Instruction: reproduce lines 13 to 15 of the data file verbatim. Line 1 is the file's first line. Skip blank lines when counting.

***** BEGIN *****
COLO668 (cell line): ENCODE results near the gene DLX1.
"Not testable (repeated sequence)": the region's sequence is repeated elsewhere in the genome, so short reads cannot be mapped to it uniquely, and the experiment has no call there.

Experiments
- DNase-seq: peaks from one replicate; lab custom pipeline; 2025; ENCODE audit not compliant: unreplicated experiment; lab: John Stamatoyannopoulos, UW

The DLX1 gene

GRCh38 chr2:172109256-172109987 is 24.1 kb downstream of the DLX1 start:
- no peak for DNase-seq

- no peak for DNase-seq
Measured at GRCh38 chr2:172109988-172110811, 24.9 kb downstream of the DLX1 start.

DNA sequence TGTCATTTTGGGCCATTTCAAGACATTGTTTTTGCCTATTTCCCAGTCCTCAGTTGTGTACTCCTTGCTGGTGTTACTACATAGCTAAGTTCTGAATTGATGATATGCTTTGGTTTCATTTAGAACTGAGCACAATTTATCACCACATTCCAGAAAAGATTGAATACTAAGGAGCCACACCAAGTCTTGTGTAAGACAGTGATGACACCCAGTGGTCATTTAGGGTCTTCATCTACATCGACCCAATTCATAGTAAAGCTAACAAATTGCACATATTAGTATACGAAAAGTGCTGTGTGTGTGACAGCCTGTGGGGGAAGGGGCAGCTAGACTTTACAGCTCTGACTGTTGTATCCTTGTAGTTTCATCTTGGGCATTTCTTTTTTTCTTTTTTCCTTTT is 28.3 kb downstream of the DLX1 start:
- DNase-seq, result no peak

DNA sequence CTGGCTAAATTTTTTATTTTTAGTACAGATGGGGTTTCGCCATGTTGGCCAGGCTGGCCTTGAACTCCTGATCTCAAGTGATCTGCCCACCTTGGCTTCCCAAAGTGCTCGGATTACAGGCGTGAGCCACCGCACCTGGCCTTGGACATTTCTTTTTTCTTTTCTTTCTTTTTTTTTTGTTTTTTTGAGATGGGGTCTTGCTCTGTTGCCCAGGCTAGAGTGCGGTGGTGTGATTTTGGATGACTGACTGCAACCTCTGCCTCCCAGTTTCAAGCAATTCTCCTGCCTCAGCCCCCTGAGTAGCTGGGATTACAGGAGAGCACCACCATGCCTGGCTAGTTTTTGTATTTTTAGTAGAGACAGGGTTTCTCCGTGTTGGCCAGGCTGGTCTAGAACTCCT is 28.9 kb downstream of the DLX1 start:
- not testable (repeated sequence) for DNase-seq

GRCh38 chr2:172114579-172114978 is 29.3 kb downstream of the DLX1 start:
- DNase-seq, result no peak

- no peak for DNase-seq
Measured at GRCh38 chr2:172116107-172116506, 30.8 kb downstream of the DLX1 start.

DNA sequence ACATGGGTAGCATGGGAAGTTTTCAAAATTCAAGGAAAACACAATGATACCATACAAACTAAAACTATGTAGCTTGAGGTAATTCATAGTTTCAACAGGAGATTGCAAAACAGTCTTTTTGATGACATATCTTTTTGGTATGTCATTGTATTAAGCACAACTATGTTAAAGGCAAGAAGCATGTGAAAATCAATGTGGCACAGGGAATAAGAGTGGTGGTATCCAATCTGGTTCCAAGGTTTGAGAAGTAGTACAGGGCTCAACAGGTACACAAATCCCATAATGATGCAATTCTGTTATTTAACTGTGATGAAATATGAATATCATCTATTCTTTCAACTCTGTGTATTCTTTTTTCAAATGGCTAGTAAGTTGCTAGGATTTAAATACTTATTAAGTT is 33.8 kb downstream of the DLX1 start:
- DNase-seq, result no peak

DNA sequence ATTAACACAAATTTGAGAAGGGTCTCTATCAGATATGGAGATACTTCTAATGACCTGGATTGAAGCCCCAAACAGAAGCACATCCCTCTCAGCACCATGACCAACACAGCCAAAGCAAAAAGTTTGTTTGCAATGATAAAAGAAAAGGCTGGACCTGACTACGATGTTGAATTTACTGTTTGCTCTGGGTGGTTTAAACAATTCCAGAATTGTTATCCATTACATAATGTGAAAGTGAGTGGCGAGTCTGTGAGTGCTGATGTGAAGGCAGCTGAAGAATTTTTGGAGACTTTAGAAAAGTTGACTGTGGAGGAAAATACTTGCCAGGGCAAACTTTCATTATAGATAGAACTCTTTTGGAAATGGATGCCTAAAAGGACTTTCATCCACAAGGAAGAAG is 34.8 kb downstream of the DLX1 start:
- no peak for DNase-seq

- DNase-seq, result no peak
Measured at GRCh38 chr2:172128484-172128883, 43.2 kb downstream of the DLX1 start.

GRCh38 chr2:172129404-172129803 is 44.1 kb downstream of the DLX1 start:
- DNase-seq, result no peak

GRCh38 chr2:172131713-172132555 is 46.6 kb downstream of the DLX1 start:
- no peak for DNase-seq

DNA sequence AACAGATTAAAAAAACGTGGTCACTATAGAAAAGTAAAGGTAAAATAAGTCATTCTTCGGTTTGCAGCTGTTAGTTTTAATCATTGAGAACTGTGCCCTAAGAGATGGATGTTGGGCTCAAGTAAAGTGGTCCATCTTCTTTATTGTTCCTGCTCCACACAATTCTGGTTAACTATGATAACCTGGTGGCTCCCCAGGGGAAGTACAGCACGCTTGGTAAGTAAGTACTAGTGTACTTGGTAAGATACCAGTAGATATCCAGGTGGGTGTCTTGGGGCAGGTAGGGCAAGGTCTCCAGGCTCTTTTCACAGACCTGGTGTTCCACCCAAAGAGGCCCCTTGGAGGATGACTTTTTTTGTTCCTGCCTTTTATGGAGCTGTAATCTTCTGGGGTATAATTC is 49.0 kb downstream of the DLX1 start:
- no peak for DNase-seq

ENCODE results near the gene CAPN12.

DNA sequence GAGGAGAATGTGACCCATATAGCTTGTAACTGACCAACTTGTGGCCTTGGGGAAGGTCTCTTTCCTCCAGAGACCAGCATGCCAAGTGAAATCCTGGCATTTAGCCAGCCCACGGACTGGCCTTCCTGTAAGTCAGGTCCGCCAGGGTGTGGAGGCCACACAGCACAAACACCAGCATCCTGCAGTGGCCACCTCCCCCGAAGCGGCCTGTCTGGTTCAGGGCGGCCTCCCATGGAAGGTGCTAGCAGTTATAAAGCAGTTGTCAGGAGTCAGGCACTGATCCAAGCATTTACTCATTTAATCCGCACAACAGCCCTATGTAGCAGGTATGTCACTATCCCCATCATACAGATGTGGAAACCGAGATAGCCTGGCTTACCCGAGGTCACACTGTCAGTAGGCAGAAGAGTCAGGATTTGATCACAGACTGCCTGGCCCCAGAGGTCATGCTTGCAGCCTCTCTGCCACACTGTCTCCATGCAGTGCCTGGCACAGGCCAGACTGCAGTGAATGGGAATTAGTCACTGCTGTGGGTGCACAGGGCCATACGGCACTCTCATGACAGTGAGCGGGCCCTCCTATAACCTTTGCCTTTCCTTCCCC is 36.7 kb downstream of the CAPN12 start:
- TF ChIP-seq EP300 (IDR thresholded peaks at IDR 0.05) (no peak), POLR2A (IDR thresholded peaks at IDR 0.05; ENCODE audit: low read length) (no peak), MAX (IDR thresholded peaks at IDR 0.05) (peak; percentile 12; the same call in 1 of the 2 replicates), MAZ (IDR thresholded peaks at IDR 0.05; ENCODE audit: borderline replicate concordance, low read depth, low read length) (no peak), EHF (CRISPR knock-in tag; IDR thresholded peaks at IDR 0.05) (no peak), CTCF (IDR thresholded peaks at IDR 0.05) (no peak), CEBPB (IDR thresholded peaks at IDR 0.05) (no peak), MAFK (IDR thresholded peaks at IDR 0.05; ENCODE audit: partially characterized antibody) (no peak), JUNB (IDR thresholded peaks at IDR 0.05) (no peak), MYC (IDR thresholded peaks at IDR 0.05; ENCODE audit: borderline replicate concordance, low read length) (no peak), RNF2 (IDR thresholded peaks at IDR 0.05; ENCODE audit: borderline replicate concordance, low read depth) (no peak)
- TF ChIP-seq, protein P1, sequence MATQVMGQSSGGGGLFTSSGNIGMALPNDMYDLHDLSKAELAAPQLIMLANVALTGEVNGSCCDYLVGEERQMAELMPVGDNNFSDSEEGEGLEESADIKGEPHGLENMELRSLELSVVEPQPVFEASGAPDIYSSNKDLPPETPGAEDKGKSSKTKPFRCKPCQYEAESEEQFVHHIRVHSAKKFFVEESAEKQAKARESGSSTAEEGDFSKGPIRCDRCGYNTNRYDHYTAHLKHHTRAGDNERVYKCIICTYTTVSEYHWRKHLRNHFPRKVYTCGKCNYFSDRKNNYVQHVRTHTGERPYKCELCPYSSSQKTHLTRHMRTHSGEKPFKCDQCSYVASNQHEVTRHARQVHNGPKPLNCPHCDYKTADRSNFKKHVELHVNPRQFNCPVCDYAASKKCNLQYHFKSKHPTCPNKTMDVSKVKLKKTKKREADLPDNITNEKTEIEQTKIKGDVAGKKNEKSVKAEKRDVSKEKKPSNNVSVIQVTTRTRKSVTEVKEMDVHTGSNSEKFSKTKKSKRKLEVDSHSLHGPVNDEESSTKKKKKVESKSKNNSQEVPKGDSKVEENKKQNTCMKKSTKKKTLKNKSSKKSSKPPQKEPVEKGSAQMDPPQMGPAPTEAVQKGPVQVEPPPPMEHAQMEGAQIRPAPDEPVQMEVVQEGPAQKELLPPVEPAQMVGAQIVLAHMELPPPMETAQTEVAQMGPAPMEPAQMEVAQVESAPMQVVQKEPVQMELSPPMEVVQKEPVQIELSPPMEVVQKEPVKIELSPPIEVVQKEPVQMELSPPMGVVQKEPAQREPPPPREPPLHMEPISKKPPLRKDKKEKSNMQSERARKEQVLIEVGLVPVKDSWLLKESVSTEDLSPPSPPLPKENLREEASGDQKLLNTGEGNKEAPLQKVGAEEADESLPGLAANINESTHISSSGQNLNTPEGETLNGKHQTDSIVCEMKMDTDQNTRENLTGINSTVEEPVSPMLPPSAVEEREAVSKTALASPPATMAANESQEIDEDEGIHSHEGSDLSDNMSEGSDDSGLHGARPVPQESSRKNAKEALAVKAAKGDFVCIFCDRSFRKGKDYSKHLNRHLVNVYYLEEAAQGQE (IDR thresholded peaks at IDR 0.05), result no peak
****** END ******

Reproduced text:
- not testable (repeated sequence) for DNase-seq

GRCh38 chr2:172114579-172114978 is 29.3 kb downstream of the DLX1 start:
- DNase-seq, result no peak